While the Super Mario Bros. movie has gone down as something of a cult classic with Nintendo fans, its production was troubled, reviews were uniformly terrible and it bombed at the box office.
Director Rocky Morton had to deal with a shifting script, difficult actors and a studio which kept interfering, and the end result is a bit of a mess. The late Bob Hoskins - who played Mario - couldn't stand the film, but his co-star John Leguizamo has happier memories.
Speaking to SciFiNow, Morton explained that issues with the movie began right from casting the lead star:
Danny DeVito turned us down. Mario was the main character in the cast, and Bob was available. It was basically about availability. There are all these stories about the way people are cast but it's normally about availability… Then we saw lots of different Luigis and John stood out because of his comic timing, his ability to be real but also be funny at the same time. Bob had that ability too.
However, Morton points out that the original script wasn't as comedic as the final film:
We wanted it to have a reality to it, especially the relationship, and we wanted it to be funny but not just a series of gags. We didn't want it to be a broad comedy – although some of it clearly is a broad comedy – but the original script wasn't like the final script. The original script was written by Dick Clement and Ian La Frenais, and it was much more of a family film that appealed to adults as well as kids. It was more sophisticated and the story of the two brothers was a lot stronger.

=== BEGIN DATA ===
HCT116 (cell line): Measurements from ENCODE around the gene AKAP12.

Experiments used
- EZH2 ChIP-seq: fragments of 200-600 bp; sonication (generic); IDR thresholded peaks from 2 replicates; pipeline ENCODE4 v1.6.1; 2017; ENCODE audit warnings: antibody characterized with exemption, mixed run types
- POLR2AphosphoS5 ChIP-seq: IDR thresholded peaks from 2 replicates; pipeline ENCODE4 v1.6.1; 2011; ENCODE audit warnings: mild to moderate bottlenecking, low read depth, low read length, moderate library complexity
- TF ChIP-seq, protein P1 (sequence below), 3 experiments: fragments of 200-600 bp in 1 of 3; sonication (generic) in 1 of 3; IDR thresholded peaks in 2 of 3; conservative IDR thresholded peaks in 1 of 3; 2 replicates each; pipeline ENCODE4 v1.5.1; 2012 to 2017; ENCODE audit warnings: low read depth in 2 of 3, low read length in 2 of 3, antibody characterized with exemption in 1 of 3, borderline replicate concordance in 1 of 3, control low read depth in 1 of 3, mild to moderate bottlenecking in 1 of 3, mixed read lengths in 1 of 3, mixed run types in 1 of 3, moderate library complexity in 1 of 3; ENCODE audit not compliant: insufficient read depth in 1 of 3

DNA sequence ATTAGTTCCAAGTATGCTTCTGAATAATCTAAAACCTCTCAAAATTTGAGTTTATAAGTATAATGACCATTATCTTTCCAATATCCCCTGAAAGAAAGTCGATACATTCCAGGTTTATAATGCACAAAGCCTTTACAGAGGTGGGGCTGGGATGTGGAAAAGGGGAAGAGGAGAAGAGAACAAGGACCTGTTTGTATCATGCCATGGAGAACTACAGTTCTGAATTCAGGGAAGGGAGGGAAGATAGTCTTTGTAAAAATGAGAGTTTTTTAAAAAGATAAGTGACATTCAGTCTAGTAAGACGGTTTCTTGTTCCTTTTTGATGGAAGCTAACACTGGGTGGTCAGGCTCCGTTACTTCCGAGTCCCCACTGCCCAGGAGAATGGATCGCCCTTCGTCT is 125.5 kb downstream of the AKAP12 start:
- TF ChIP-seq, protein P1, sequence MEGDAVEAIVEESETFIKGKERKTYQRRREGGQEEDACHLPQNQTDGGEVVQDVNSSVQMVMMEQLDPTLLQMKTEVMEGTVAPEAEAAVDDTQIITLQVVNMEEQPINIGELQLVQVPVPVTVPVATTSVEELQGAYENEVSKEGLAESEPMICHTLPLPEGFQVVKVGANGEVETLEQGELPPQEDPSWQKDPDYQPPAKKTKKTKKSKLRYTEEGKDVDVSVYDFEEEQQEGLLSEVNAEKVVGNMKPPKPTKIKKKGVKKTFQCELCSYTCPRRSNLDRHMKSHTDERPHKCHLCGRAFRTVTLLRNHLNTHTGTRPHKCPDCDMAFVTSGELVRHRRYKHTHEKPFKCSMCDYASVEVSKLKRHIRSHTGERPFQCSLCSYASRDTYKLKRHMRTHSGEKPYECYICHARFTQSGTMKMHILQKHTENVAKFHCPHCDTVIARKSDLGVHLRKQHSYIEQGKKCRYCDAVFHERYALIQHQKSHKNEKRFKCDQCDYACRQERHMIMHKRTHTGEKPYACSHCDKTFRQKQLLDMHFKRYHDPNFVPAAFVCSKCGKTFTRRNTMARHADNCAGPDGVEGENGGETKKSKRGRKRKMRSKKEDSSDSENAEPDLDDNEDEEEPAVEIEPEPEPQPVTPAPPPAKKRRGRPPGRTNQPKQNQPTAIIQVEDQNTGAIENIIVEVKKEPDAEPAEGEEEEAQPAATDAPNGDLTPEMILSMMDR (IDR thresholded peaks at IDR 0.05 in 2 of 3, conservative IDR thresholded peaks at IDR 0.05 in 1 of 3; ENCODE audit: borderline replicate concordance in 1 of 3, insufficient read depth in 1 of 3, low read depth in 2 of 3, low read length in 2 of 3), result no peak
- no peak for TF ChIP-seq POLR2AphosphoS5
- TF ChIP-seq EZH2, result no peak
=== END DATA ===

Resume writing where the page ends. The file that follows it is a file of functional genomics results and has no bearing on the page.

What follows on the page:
But it was an independent film and the producers needed more money and a studio behind them, and the studios rejected the script because they thought it was too dark. That threw them into complete panic, and instead of sticking with the script that Annabel and I wrote with Dick and Ian, they threw it out and told us to work with a new writer. The new writer wrote it in about a week and a half and then we were presented with the script. That was about a week before the start of principle photography. We were given a script that was completely different, and Annabel and I almost walked off the film at that point. The problem was that they'd build all the sets and created the prosthetics, and the cast was together and they'd found this great place to shoot it… We really thought we'd end up walking, but we decided to try to make the new script work as we were shooting.
To add to Morton's problems, Dennis Hopper - who was cast as the lead villain - was problematic on set:
I don't think he had a clue what was going on. There was one particular incident; we had to shoot out of sequence because of the script changes, and we had to shoot on one of the sets that wasn't ready yet, and we had to shoot on a long lens. I had to position Dennis in a certain way because if I shot off, I would be shooting off the set, so I had to change his position and he said, 'Rocky, that's a big change!' and I said, 'All I want you to do is instead of walking here I want you to walk there,' and because of the whole mess he just couldn't handle it. I said, 'Yeah, but we're shooting off the set if you walk that way.' It was stuff like that. On and on. It was mind-blowing.